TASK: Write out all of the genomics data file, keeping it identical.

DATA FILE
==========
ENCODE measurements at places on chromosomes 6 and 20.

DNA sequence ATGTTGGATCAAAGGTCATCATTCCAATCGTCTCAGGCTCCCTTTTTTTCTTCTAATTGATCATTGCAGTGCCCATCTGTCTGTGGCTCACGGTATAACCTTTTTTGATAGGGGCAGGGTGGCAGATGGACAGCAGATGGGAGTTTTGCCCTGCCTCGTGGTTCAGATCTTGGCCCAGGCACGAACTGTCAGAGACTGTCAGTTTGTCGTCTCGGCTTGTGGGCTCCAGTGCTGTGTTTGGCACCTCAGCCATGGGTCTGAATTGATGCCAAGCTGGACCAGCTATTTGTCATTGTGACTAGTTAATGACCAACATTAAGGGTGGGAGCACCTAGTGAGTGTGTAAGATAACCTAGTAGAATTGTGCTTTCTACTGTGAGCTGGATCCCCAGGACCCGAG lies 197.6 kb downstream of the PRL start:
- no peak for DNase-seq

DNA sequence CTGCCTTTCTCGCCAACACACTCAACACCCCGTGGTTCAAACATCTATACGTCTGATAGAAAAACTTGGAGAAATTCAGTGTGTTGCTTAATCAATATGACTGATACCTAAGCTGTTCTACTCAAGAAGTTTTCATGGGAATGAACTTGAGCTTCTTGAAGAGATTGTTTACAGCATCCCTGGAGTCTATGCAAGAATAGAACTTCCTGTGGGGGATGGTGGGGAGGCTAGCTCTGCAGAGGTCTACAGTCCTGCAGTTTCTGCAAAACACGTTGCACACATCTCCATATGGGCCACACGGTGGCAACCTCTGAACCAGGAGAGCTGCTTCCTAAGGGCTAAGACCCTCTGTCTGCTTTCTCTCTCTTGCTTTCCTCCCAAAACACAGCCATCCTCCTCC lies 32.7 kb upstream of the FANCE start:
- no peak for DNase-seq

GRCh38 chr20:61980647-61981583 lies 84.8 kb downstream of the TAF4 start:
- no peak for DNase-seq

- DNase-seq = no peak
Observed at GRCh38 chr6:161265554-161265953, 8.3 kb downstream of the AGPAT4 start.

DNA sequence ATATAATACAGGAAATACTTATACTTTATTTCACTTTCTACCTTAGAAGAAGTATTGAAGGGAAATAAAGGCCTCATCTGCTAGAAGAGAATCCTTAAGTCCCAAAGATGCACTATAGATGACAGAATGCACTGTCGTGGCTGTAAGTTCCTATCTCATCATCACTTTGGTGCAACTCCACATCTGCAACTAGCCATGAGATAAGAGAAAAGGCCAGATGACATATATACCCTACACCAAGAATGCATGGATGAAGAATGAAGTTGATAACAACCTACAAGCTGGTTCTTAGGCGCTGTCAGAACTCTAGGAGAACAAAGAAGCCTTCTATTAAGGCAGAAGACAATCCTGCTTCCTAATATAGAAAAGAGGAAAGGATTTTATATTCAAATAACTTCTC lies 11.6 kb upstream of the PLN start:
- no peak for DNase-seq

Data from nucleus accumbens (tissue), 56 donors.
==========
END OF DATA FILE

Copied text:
ENCODE measurements at places on chromosomes 6 and 20.

DNA sequence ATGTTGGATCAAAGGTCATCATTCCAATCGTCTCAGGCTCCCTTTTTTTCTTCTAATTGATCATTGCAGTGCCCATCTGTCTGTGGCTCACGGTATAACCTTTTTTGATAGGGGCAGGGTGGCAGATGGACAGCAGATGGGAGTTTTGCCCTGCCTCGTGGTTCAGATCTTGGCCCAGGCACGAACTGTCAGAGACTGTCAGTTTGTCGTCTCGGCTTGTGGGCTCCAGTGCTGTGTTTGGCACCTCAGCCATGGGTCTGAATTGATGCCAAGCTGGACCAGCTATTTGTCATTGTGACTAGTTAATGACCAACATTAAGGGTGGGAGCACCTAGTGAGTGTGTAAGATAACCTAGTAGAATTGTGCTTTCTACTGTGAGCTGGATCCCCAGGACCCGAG lies 197.6 kb downstream of the PRL start:
- no peak for DNase-seq

DNA sequence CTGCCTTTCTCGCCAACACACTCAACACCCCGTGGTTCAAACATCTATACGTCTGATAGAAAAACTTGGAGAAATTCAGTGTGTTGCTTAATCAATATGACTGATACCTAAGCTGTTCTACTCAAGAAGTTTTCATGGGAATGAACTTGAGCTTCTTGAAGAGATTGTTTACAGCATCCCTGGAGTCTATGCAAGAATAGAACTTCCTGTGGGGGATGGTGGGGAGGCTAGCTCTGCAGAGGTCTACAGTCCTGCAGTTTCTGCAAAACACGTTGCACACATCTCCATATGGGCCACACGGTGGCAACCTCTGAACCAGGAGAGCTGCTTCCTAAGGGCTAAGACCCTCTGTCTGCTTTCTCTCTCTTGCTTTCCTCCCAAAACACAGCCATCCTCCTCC lies 32.7 kb upstream of the FANCE start:
- no peak for DNase-seq

GRCh38 chr20:61980647-61981583 lies 84.8 kb downstream of the TAF4 start:
- no peak for DNase-seq

- DNase-seq = no peak
Observed at GRCh38 chr6:161265554-161265953, 8.3 kb downstream of the AGPAT4 start.

DNA sequence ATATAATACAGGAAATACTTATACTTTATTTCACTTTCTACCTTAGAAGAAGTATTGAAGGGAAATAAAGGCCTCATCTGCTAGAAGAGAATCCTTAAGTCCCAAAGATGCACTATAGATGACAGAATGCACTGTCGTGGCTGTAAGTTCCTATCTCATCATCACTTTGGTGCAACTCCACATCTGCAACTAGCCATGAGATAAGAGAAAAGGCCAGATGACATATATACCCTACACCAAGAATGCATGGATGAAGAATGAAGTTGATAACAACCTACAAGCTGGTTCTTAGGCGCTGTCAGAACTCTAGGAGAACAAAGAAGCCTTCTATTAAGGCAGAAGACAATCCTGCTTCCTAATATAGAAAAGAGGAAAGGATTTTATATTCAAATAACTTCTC lies 11.6 kb upstream of the PLN start:
- no peak for DNase-seq

Data from nucleus accumbens (tissue), 56 donors.